Thursday, October 22, 2009

Spotted Skate Wing with Braised Red Cabbage and Mustard Sauce

Another day, another recipe.

Today I made Spotted Skate Wing with Braised Red Cabbage and Mustard Sauce.

What is a skate you ask? Well... it is a strange little fish that honestly doesn't look that appetizing at first glance:
Mmmmmm doesn't that look delicious?


To be honest, I wasn't a fan of this funny looking creature until semi-recently, but now that I've been converted, I am in love. It is a very forgiving fish to cook and it does not taste even remotely "fishy."

So... getting started.

My first task of the day was to prepare the braised cabbage, because it needed to go into the oven to cook for 3 hours. Nothing is ever easy is it?

First, I trimmed the ribs from my red cabbage and then sliced it into a chiffonade. I put it all in a bowl and added some red wine, tossing to coat:

The mixture went into the fridge to marinate for a few hours. Then, I melted some butter in a saucepan and added the cabbage and the wine, as well as some grated apple and veal stock. The pan went into the oven for two hours and when it came out looked like this:

Then, I added some grated russet potato and wildflower honey and returned the pan to the oven for another 45 minutes. The finished product looked like this:

Creamy and smooth - just needed a touch of salt and pepper.

Next, I started the mustard sauce. First, I chopped up some leeks, mushrooms and carrots:

Then, I sauteed them in some canola oil until they were just browned, and added some veal stock:

This simmered down for about 5 minutes to create a glace (basically a sauce that is the base for another sauce). Then, I added a whole bunch of butter one piece at a time to the glace until I had a thick sauce. The sauce went through a chinois and back into the pot:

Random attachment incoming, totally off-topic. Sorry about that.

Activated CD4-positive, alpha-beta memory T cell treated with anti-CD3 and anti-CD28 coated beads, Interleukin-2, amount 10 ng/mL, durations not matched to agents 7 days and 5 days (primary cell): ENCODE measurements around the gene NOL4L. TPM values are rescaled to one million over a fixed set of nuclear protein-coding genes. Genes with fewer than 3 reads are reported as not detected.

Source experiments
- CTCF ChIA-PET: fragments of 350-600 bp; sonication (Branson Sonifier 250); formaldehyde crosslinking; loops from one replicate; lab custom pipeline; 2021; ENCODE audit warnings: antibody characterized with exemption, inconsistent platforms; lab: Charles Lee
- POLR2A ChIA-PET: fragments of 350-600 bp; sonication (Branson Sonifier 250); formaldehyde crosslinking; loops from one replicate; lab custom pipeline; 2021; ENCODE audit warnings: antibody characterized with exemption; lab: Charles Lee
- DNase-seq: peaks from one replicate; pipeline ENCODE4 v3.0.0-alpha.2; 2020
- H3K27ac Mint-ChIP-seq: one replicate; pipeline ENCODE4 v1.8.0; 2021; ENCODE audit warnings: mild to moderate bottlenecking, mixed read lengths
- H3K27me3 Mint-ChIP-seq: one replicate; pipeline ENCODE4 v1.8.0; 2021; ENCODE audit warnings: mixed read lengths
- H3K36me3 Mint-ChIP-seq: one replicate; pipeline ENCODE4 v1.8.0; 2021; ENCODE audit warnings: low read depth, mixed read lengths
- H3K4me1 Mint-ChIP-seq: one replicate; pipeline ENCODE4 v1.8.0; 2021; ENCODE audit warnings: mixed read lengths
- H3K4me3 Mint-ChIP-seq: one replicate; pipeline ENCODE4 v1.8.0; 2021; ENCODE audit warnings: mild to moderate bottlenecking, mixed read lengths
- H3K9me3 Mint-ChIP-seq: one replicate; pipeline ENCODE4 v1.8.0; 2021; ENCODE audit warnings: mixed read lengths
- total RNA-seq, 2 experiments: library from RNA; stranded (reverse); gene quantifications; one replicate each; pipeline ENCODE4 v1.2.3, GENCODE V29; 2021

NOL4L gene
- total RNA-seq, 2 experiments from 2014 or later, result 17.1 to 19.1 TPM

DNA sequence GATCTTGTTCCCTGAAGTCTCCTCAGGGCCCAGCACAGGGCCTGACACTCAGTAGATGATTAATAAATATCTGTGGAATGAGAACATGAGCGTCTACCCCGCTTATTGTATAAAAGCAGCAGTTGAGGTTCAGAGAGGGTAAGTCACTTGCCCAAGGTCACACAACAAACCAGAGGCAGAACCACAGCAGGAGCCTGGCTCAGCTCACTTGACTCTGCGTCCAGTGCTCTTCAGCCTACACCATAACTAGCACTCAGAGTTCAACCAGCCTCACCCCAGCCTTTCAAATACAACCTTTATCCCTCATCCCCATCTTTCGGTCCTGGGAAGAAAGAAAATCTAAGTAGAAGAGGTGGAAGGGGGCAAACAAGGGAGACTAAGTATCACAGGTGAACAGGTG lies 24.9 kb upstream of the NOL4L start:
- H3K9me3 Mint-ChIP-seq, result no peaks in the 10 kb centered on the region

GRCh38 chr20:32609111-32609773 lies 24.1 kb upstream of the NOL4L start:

You can see in this photo that my sauce was starting to break... so annoying. But I fixed it by adding just a little bit of water and bringing it back to a simmer while whisking! To the butter mixture I added dijon mustard, whole grain mustard, some brunoise and chopped chives. I kept the sauce warm on the stove while I started the final step.

Cooking the fish was relatively easy. I first dusted both pieces with flour and seasoned them with salt. Then, I cooked them in a pan of fully heated canola oil for about 2 minutes on the first side...

And another minute on the second side, while continuing to baste the tops of the skate with the hot oil to add more color.

Time to plate! First the sauce, then the braised cabbage, and finally a piece of skate. Here's the finished product:

The fish was flaky, but not at all dry and had a really nice crisp on the outside. The sauce was, of course, fantastic because it was loaded with butter... :) For anyone skeptical about skate-- once you try this dish, you'll be a skate-lover forever.

If you have read this far, I beg of you to leave me a comment! Pretty pretty please?

Up Next: Something sweet!

Specialty Cookware: A Cook's Companion, Brooklyn, NY
Seafood: Fish Tales, Brooklyn, NY
Grocery Items and Produce: MET Foods, Brooklyn, NY

Tuesday, October 13, 2009

Braised Breast of Veal with Yellow Corn Polenta Cakes, Glazed Vegetables & Sweet Garlic

Okay, so I need to start this post with a shout-out to my boy Pedro at Los Paisanos Meat Market in Brooklyn for helping me to procure this veal breast and making my life very easy.

Readers, meet a six pound veal breast, rib bones and all:

This may not seem like a big deal, but it actually took some work to be able to get this cut of meat. The breast on a veal is not very desirable as it is very tough and takes hours of cooking to make it tender.... which is exactly what I planned on doing! :)

The first step in this process was to sear the breast on both sides in a pot large enough to hold not only the meat but also all of the vegetables, braising liquid, etc. I heated up some canola oil until it was hot and then seared the meat until it was nice and golden brown: